“Being opposed to racial preferences is not being against diversity, which is what the critics will claim: It’s simply being against discrimination,” Roger Clegg, of the anti-affirmative action Center for Equal Opportunity, told Education Week. “The federal government should not be going out of its way to encourage such discrimination.”

What does research say about school integration?

It’s found that low-income students and students of color benefit from racially integrated schools. One recent study found that graduation rates of black and Hispanic students fell modestly after the end of a court order mandating desegregation plans. Another study found that Palo Alto’s school integration program led to big boosts in college enrollment among students of color (though, surprisingly, also led to an uptick in arrests).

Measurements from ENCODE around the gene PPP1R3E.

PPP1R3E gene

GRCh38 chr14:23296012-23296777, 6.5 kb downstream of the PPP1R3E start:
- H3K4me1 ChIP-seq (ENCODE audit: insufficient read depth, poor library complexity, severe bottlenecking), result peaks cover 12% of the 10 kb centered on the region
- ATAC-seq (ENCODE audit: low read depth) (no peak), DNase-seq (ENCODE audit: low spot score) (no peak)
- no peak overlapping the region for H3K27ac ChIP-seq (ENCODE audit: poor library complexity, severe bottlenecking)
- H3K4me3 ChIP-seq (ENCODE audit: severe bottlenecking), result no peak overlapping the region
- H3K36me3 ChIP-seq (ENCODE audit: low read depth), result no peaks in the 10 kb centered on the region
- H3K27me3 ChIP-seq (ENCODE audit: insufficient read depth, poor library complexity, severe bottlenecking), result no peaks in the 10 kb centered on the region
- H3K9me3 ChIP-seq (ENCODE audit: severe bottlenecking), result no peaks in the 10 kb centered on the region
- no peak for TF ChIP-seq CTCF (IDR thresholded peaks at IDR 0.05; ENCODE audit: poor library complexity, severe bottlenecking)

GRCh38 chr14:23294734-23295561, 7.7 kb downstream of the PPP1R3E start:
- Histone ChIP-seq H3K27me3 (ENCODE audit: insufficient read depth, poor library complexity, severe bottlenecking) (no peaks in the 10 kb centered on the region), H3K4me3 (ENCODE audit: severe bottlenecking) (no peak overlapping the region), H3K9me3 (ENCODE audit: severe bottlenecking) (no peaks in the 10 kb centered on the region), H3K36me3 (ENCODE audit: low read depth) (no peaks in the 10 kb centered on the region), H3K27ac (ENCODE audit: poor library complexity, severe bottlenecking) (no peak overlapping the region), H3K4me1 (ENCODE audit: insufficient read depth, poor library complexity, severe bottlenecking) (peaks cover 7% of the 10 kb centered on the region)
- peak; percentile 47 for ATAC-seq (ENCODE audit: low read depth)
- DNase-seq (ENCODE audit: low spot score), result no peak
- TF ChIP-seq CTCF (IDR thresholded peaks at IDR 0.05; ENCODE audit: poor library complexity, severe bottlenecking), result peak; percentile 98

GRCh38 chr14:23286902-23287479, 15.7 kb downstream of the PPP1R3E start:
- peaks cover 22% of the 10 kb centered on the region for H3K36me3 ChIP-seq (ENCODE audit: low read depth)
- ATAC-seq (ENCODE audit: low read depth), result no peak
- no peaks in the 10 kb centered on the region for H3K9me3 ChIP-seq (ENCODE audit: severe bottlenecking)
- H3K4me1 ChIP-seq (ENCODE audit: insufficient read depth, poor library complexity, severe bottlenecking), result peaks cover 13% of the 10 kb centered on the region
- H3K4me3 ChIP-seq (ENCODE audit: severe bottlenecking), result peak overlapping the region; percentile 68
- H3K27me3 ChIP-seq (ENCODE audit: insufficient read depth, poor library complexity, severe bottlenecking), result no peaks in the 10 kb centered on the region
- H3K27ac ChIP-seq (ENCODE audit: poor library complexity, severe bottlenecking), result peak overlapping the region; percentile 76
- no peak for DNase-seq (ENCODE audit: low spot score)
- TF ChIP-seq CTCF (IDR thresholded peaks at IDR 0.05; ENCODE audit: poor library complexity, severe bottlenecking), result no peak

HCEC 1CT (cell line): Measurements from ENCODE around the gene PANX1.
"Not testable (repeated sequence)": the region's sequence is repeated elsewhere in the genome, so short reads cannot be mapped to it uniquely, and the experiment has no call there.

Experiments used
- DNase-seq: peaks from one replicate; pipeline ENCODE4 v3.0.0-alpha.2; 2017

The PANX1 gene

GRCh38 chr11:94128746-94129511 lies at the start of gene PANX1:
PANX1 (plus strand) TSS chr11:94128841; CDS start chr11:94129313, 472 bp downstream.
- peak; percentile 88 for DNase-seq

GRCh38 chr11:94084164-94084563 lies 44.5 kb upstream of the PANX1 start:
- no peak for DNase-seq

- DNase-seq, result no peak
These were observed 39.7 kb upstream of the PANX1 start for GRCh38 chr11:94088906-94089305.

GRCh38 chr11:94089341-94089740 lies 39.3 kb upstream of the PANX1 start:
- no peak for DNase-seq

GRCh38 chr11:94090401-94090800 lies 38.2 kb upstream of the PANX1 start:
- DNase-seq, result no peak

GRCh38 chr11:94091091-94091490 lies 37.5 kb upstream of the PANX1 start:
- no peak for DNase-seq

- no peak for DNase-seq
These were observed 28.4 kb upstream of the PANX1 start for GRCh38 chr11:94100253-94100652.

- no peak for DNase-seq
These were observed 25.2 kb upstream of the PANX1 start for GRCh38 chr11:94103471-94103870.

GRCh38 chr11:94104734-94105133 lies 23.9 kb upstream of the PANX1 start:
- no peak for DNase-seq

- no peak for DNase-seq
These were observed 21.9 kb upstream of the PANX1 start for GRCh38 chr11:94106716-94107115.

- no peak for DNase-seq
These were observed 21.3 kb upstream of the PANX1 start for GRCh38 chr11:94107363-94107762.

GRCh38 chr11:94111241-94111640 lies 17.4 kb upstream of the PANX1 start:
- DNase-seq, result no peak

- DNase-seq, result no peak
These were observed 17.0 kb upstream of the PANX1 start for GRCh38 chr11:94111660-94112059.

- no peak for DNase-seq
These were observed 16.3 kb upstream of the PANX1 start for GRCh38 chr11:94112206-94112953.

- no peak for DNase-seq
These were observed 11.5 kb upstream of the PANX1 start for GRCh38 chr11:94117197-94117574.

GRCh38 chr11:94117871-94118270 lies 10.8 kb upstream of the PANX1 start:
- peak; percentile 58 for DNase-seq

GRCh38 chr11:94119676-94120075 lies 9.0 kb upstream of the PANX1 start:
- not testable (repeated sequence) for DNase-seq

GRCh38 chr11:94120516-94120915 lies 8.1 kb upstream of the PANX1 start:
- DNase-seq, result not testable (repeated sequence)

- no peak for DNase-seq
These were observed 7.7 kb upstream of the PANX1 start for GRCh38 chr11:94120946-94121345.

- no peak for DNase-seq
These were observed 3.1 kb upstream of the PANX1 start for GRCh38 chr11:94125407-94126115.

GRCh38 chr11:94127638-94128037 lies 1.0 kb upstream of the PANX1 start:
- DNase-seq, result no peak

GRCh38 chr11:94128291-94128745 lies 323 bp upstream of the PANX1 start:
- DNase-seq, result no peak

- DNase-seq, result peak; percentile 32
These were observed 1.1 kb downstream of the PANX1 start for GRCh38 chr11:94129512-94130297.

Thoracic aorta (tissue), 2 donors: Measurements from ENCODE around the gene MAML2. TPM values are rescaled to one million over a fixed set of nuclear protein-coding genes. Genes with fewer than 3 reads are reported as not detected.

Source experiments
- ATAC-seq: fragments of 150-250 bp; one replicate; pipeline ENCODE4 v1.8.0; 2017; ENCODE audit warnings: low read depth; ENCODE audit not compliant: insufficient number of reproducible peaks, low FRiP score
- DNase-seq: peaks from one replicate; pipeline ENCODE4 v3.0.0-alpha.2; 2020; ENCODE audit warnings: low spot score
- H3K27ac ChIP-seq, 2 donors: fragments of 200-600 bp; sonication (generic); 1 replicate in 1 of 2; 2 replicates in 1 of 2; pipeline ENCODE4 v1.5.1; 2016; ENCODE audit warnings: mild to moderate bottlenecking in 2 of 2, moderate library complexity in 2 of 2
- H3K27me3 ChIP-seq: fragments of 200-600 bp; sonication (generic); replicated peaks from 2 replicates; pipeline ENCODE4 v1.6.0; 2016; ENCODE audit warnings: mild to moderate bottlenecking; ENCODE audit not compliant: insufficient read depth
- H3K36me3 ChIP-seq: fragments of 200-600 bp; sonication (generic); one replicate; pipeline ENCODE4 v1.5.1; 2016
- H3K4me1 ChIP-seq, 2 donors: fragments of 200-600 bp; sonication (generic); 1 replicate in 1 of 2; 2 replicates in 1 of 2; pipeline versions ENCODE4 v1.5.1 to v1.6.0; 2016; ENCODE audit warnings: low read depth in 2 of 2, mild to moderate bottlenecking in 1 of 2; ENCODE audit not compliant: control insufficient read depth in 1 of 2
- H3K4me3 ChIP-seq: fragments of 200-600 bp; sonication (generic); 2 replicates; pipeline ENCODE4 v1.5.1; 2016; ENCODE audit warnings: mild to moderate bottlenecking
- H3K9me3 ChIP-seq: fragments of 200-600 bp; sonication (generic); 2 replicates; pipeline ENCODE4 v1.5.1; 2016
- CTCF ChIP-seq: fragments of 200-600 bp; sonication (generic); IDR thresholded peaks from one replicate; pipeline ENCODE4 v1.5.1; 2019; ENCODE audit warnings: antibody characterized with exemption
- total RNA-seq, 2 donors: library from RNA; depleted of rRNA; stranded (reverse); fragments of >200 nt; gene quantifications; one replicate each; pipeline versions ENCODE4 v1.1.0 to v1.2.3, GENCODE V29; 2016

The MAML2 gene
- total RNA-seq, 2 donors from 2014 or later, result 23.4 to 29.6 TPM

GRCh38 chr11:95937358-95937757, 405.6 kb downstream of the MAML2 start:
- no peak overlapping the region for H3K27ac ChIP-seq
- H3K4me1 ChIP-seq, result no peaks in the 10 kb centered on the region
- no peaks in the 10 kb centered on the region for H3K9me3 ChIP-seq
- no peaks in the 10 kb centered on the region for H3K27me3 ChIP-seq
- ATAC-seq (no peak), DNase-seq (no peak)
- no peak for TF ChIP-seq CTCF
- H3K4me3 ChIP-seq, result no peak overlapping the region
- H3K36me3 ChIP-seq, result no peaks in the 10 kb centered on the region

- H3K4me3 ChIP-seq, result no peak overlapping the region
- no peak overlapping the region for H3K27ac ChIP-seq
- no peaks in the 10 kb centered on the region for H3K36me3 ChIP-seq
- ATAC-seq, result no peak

Research has also shown that income is not a good proxy for race when looking at academic outcomes — even when accounting for differences in family income, black students were substantially less likely to complete high school and enroll in college. Other research has shown that attempting to use income to integrate schools by race isn’t nearly as effective as using race directly.

sounding off

New Yorkers respond to Mayor Bill de Blasio’s push to overhaul admissions at elite but segregated specialized high schools

PHOTO: Benjamin Kanter/Mayoral Photo Office
New York City Mayor Bill de Blasio earlier this year.

Mayor Bill de Blasio’s push to better integrate New York City’s specialized high schools was met with fierce pushback but also pledges of support after the mayor announced Saturday he would work to overhaul admissions at the elite schools.

The reaction foreshadows the battle that lies ahead if de Blasio is going to convince lawmakers to sign off a key piece of his plan.